Employer brand, in short, is an organization’s reputation as a place to work. It is a combination of things like compensation and benefits, company culture and work environment, and the organization’s employee value proposition. Put even more simply, employer brand is an organization’s answer to the question “Why would someone want to work here?”
The above factors all contribute to the public’s perception of the employee experience within the organization. Just as consumer-facing branding promotes a product or service provided by an organization, employer branding promotes (or warns against) employment opportunities within an organization.
Employer branding has been an instrumental part of talent acquisition since the “War of Talent” started in the late 1990s, with its most obvious benefit being the power to attract top talent. The more recognition your organization has as a positive place to work, the more candidates you will have vying to work with you.
Employer branding attracts the right candidates
Employer branding doesn’t just add value by attracting more candidates, though, but also by attracting the right candidates. By clearly stating who you are as an organization, you’ll help candidates understand what it’s like to work with you while engaging the right candidates and discouraging those whose skills and work style might be a better fit elsewhere. For example, candidates who work best independently will be less likely to apply to work at an association whose recruiters and executives promote a collaborative work environment. That association would simply not be the right culture fit for potential employees who prefer to work alone. Less time spent reviewing information and interviewing with candidates who would have trouble fitting in with an association’s culture means less frustration for both parties.
Employer branding retains employees
That said, the benefits of employer branding aren’t exclusive to recruitment. Employer branding can also have a significant impact on employee retention. Using employer branding to recruit candidates who are a culture fit in turn decreases turnover. Creating a culture that becomes part of an organization’s brand means you’re appealing to people on a deeper level than compensation alone and finding employees who are passionate about working for your organization. So long as you can live up to the public image you’ve created, these employees are less likely to leave for reasons as simple as higher compensation.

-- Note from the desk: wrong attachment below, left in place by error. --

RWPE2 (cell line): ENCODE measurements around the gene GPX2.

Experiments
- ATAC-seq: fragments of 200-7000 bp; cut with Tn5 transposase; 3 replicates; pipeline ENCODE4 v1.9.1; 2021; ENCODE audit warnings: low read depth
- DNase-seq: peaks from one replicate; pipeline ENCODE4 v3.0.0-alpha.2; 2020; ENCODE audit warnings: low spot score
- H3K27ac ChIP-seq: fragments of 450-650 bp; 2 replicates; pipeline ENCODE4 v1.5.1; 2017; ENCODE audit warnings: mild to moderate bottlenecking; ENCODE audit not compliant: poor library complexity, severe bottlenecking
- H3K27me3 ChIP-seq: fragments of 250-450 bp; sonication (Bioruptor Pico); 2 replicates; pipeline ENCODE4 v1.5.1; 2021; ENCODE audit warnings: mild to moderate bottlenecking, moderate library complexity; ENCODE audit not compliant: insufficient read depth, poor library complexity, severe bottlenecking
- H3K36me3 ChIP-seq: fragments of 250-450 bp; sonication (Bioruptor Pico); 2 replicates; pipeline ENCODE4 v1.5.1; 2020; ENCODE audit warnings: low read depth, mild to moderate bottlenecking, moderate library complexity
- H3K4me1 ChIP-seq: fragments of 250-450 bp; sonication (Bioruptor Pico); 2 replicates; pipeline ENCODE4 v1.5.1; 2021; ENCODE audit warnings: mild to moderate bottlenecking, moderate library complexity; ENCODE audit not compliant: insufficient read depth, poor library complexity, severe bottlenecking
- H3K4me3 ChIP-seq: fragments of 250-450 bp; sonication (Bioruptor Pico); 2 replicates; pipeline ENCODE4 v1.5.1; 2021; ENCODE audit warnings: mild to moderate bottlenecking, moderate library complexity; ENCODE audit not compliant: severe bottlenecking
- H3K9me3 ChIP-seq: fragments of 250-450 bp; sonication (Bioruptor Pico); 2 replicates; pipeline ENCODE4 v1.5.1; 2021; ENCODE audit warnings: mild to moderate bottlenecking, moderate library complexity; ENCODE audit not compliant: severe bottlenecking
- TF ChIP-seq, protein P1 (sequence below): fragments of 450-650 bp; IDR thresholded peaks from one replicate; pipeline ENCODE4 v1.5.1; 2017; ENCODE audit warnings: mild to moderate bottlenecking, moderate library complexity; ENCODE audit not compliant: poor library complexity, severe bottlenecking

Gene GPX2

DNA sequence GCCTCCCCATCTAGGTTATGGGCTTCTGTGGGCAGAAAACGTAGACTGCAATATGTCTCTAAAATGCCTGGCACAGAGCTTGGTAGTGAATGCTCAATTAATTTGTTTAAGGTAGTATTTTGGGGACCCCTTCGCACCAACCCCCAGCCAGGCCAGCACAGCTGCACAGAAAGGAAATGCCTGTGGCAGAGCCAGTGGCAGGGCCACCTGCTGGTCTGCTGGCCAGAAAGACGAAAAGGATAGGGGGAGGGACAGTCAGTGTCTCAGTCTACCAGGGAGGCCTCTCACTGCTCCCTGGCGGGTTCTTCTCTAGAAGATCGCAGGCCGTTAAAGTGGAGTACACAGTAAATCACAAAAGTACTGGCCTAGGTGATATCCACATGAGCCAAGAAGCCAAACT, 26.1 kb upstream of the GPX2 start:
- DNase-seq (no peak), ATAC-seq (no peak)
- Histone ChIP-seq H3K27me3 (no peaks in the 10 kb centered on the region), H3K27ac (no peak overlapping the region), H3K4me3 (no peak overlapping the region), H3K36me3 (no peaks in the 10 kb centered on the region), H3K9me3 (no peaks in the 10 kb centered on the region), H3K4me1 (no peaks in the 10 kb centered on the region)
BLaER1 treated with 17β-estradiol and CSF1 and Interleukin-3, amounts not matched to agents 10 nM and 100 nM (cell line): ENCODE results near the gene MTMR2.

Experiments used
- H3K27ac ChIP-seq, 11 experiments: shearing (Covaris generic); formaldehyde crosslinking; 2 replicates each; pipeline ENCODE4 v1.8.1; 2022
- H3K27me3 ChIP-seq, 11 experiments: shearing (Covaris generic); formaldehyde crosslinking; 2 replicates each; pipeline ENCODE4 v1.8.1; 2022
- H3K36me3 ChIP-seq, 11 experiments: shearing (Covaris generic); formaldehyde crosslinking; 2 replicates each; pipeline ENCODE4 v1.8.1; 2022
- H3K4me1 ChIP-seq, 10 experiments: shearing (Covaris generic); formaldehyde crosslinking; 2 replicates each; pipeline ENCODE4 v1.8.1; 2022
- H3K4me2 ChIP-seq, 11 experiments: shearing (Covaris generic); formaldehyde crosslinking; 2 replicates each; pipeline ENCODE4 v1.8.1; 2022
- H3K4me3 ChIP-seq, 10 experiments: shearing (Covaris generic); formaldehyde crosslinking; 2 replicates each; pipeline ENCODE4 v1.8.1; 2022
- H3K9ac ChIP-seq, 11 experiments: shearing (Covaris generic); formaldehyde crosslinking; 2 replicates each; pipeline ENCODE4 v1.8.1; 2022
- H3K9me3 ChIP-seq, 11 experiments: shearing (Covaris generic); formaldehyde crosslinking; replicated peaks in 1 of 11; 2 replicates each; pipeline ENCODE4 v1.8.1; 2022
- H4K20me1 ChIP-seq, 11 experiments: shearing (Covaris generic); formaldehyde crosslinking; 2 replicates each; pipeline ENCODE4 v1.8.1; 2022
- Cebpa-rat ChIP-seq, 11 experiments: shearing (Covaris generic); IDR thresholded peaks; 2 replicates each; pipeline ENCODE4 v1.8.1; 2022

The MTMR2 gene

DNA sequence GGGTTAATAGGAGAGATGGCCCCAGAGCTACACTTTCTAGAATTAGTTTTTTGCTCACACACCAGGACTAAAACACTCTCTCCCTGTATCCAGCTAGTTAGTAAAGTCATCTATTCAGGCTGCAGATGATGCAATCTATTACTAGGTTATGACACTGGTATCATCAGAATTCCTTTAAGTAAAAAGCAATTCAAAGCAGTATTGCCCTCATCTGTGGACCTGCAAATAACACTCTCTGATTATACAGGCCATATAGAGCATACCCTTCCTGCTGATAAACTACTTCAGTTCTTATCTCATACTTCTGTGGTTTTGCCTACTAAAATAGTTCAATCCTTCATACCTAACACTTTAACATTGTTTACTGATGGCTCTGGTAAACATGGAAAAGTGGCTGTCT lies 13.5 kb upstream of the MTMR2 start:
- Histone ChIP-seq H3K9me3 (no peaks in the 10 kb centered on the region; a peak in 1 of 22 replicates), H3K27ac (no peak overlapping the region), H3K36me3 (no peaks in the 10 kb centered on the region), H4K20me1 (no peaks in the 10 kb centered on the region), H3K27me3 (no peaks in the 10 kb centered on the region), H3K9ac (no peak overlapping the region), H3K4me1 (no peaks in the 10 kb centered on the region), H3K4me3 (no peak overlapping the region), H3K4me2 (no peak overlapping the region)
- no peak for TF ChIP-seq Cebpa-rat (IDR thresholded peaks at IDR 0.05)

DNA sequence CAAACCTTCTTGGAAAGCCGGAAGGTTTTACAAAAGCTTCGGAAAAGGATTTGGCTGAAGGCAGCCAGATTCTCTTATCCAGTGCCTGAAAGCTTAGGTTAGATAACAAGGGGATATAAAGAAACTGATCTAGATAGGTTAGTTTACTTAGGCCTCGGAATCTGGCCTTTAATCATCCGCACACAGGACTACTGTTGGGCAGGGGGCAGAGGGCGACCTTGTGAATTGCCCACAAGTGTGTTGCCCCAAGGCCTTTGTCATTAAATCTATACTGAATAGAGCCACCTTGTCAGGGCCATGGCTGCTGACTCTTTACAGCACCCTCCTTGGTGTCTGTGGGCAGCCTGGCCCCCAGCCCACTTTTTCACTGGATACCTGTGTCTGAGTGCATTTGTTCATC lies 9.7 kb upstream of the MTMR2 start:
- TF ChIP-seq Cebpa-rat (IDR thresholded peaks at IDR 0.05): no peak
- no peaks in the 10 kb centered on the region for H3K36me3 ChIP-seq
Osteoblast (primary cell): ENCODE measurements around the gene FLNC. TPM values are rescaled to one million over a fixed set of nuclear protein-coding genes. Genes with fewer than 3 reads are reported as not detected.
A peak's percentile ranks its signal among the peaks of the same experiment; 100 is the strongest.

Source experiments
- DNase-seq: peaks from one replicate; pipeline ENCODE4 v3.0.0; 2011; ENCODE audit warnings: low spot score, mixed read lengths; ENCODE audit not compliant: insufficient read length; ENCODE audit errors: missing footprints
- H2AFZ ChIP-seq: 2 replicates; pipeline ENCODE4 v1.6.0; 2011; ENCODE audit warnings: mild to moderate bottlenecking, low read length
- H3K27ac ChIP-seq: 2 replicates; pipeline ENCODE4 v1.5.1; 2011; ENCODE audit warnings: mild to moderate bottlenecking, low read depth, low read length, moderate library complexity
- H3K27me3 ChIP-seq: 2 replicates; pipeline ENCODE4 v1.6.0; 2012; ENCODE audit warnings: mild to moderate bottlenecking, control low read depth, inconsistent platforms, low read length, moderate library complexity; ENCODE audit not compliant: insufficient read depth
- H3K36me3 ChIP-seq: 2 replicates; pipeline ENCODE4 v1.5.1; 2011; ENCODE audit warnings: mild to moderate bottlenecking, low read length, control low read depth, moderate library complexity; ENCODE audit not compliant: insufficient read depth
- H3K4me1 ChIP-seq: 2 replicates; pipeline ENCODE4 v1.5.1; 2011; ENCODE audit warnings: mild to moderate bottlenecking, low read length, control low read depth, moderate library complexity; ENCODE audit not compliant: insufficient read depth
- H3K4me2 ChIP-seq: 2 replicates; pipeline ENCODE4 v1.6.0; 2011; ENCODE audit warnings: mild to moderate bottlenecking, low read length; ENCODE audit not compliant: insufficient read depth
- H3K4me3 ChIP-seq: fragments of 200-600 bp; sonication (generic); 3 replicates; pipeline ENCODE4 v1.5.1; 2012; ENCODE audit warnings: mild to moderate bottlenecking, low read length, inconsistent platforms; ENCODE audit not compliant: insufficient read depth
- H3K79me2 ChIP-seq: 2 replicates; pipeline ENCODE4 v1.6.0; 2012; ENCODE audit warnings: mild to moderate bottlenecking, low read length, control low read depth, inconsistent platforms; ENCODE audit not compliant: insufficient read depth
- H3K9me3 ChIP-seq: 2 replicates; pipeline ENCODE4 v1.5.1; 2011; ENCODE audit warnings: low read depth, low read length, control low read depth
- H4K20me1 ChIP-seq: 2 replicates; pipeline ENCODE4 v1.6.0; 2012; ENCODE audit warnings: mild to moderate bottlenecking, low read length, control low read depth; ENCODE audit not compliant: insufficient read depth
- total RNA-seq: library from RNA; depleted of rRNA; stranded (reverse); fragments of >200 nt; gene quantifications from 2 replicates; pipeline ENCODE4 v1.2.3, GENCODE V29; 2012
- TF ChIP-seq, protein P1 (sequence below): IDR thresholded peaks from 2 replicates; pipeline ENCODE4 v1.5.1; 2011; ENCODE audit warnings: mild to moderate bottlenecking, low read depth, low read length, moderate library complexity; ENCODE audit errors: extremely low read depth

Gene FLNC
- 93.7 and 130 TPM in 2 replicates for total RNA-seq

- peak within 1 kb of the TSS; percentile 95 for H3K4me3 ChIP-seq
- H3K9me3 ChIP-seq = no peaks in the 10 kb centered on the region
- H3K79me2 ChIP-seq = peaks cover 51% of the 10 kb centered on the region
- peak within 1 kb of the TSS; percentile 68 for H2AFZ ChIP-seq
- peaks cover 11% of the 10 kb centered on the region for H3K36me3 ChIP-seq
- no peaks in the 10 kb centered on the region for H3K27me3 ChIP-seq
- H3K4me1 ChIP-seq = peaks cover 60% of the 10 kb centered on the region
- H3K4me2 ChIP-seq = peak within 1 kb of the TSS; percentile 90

A strong employer brand can also contribute to the development and success of employees. Your brand communicates upfront which skills and traits are valued and what achievement within the company looks like, providing employees with clear expectations of what’s needed to succeed and where they can grow.
Finally, just like consumer-facing branding creates brand loyalty, employer branding has the ability to evoke a sense of organizational pride in employees – employees who identify with and take pride in their employer’s brand, values, and company culture will feel more at home and more fulfilled than employees who do not connect or engage with their employer.
Employer branding gives associations an edge on hiring
In the association space, employer branding can be particularly effective because it can provide a competitive hiring edge to associations that may not have the resources to compete with larger, for-profit employers in areas like compensation and opportunities for advancement. When judging the value of a job opportunity, whether as an incoming candidate or an employee considering leaving for greener pastures, people most commonly look at opportunity for professional development or career advancement, management behavior, work environment, job characteristics, compensation and work-life balance. Many of these factors are controllable even in the smallest of associations and can easily be included in an employer brand.
For example, employees at associations or not-for-profits often experience burnout since they tend to be cause-motivated and therefore work passionately. For those folks, an association with a brand promoting good work-life balance, telework options, and/or a lot of independence and autonomy would be enticing.
What does your association’s employer brand say? What image does it project about working at your association? If you don’t know, take a stroll around your office and ask a few colleagues you trust to give an honest answer. If you like what they say, and they like representing your association, great! But if your association’s employer image could use some burnishing, consider taking some steps to address the issues your colleagues confide. Improving your employer branding can result in happier, more loyal current employees and better quality future employees. It’s well worth the investment of strategizing and updating company policy.